Influenced by children’s art generally (and the work of the artist’s own children, in particular), Rainbow over Mt Eden is a bold and simplified image. A bulbous cloud is contrasted with the arching curve of a rainbow which flows through the black and white form of a crater.
Mount Eden was Hanly’s equivalent of the Biblical Garden of Eden—a place of physical and spiritual growth, of physical pursuits and well-being in a fertile, subtropical setting. His Utopia, hinted at here, was a place of order (but not oppression) and of freedom (but not anarchy)—a place of ‘peace’ and ‘love’.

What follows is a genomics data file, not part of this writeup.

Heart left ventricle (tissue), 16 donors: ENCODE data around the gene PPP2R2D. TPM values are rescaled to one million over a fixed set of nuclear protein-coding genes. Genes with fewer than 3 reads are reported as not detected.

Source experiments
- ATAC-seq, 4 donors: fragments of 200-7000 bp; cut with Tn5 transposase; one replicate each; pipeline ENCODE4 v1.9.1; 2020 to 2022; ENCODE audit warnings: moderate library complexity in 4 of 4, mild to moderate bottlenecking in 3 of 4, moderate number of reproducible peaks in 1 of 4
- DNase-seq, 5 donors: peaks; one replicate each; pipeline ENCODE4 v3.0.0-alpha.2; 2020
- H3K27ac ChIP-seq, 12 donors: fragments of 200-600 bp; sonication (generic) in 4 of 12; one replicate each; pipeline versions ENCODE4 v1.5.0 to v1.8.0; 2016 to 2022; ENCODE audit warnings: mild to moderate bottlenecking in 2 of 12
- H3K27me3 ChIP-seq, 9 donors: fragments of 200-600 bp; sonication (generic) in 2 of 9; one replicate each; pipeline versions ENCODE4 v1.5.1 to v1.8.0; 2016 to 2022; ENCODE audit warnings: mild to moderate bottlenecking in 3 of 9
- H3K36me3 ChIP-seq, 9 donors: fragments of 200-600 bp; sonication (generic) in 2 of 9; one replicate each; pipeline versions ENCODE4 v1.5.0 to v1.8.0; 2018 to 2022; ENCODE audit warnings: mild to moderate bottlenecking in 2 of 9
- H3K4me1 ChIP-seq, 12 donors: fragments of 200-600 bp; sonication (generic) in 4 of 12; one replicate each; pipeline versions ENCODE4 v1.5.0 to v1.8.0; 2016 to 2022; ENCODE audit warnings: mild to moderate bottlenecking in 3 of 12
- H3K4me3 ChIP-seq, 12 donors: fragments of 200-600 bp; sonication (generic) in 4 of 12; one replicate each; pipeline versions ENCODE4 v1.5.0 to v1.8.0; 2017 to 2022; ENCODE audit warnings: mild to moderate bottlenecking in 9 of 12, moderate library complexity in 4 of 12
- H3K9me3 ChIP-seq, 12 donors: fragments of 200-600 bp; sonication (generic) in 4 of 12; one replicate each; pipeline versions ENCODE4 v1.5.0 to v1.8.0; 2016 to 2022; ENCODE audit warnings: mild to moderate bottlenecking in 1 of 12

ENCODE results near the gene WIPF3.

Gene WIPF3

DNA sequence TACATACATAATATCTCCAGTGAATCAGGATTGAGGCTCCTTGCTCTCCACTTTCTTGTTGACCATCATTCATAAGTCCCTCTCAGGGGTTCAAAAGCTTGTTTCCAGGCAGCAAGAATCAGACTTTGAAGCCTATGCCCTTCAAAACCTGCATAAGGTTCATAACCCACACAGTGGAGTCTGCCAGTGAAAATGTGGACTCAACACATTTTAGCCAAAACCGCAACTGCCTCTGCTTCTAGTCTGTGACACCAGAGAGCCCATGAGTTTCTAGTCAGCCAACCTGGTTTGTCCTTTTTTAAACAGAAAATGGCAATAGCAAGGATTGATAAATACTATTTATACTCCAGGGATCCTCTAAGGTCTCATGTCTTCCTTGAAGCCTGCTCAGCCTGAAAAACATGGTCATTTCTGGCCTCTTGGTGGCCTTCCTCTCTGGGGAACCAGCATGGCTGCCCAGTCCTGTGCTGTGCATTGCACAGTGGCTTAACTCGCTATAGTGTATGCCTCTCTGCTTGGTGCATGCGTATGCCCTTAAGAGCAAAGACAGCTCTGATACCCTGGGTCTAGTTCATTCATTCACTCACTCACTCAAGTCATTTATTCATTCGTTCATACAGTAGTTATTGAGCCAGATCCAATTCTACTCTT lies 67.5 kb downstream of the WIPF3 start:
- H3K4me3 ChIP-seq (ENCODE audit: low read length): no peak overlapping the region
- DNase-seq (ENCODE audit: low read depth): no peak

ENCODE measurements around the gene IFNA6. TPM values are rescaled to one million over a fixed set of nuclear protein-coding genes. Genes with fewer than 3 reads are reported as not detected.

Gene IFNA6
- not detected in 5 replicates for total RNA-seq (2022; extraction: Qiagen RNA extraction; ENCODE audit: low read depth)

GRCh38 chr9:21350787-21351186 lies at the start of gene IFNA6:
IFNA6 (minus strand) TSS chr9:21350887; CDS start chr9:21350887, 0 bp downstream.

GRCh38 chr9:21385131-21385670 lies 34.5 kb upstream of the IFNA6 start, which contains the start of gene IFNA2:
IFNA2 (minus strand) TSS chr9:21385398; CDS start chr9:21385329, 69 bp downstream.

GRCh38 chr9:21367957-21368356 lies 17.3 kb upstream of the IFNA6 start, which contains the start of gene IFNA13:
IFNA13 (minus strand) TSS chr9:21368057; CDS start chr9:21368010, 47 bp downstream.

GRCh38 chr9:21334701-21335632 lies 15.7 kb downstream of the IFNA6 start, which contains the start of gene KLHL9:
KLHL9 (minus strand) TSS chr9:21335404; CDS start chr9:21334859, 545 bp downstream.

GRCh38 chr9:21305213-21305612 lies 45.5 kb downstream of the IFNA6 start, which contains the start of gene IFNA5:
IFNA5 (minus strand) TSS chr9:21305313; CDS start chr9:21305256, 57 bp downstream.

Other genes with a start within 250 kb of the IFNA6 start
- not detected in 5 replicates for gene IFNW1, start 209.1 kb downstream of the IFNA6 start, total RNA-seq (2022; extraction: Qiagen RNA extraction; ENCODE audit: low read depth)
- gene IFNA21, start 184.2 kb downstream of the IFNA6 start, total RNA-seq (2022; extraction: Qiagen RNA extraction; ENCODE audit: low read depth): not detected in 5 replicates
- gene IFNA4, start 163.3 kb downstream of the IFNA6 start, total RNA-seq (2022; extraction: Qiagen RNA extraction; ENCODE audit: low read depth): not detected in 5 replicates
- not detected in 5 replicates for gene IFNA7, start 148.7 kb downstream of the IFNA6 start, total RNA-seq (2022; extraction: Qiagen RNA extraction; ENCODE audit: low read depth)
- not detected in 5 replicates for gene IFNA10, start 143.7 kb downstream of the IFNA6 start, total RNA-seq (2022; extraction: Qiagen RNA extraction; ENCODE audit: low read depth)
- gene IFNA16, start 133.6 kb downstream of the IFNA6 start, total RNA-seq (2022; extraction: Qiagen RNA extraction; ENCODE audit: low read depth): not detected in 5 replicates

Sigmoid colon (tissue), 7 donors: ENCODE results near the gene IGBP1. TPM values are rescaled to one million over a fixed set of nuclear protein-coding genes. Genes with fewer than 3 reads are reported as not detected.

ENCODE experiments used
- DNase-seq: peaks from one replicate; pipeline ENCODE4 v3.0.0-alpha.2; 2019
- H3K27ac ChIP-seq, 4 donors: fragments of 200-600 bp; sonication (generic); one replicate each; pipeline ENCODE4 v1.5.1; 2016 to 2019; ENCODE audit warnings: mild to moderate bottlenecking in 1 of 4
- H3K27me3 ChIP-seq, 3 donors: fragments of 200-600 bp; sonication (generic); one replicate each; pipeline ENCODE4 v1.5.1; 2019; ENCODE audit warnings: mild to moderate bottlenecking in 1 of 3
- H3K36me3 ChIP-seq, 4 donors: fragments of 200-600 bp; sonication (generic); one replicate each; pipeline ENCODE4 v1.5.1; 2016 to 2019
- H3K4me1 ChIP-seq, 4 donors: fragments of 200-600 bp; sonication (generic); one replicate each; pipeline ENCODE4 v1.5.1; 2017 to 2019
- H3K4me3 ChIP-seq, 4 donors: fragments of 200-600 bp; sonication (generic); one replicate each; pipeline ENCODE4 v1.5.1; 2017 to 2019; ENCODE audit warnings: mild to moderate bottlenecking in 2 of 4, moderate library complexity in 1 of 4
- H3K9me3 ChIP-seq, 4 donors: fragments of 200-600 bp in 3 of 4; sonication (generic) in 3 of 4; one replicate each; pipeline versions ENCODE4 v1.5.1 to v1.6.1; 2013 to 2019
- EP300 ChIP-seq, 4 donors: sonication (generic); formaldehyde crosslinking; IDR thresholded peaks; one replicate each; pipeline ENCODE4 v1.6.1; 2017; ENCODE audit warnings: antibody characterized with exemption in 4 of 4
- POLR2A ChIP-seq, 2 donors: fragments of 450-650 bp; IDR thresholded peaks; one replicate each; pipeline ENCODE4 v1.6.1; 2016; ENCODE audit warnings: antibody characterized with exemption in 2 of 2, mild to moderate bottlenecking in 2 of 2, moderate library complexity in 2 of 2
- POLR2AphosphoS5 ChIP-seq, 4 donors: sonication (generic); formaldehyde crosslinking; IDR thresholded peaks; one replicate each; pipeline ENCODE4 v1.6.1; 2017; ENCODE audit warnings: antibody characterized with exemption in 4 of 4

Beneath the rainbow in this screen print, the sky has turned dark, hinting at the perils facing humanity. While sometimes these hints relate to contemporary, social and political issues, more generally they are rooted in a wider concern for the human condition.
Alongside such idyllic visions as Rainbow over Mount Eden, Bogle noted attention paid, in Hanly’s work, to ‘the obstacles… in the form of racial disharmony, the nuclear threat, social inequity, parental responsibilities, financial hardships and the complexities of personal relationships.’
Bearing those factors in mind, Rainbow over Mount Eden is a moment’s calm during an eventful, if at times stormy, period in the artist’s life and in the broader history of his time.